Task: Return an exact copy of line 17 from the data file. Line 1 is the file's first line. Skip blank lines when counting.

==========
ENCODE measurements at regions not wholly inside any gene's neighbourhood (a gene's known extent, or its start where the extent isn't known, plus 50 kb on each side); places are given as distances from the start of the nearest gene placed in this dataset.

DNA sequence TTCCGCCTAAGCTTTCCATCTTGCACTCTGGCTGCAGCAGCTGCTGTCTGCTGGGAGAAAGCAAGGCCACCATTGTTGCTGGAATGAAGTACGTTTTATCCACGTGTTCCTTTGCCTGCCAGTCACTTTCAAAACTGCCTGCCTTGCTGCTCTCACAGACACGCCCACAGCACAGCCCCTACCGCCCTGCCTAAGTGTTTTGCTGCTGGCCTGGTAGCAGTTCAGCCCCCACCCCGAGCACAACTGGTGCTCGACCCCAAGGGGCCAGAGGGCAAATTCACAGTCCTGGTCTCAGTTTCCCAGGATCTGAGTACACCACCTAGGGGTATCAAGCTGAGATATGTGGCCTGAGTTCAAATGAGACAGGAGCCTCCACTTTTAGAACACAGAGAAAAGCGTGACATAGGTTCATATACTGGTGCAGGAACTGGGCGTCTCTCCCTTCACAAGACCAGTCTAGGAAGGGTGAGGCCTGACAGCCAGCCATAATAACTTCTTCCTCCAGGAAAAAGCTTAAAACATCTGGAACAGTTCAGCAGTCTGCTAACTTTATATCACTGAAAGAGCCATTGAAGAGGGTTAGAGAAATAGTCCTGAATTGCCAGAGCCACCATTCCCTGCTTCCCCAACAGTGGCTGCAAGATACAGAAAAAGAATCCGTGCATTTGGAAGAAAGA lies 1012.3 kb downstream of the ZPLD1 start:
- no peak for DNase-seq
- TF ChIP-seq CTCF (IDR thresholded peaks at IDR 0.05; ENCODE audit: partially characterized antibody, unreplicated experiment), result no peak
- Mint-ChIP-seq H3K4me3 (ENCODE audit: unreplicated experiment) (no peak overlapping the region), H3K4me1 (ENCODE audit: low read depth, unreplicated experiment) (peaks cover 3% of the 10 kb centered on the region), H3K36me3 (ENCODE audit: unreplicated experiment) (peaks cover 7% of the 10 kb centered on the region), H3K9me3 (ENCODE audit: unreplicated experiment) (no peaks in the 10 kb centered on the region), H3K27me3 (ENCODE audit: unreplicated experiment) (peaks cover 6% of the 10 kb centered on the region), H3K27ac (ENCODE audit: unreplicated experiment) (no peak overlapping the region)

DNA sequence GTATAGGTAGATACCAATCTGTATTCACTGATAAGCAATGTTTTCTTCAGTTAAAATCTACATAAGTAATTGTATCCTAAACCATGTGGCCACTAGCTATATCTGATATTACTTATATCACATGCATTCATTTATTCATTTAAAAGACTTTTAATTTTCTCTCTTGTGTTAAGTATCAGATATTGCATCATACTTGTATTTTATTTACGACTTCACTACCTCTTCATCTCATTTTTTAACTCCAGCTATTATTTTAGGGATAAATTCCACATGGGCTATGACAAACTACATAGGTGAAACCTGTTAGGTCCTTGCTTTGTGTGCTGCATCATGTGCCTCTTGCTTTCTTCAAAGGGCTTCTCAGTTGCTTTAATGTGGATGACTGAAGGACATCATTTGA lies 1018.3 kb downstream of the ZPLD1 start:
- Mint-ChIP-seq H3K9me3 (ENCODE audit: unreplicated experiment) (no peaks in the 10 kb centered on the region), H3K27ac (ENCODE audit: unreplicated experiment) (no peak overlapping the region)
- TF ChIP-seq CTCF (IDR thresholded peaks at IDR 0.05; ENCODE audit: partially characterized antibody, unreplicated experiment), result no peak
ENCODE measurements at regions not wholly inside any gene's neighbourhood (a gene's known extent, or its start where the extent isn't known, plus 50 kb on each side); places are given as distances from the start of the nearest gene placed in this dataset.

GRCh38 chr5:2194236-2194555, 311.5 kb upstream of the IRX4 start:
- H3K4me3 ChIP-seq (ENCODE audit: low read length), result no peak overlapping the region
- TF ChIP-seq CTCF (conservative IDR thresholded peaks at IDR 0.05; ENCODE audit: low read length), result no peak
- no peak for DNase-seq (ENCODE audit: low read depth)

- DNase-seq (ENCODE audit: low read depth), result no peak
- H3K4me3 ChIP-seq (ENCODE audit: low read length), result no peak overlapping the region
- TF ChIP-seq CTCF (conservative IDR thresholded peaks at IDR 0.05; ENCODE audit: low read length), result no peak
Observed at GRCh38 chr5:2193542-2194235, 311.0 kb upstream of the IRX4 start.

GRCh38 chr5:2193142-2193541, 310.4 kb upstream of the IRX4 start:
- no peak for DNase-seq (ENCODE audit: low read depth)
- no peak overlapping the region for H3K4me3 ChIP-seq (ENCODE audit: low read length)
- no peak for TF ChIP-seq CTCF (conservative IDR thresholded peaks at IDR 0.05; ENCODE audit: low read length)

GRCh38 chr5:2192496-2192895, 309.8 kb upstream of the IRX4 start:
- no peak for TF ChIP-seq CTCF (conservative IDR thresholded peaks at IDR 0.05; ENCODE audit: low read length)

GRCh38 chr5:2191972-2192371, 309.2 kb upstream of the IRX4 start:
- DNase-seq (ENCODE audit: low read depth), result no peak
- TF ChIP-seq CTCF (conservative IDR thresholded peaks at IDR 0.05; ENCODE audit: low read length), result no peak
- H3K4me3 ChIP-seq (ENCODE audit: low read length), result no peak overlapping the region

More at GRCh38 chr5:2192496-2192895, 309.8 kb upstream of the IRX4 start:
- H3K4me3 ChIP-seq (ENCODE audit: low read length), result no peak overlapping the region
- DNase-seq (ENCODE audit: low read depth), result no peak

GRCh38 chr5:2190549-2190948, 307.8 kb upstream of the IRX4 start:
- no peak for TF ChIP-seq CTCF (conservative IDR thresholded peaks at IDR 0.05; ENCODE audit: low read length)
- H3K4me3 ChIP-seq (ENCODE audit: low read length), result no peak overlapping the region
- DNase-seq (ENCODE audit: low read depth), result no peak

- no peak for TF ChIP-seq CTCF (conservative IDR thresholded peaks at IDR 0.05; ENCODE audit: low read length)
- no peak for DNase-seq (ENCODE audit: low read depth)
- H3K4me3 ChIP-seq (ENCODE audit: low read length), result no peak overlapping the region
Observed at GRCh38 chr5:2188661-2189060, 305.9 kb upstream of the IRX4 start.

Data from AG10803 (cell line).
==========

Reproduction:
Observed at GRCh38 chr5:2193542-2194235, 311.0 kb upstream of the IRX4 start.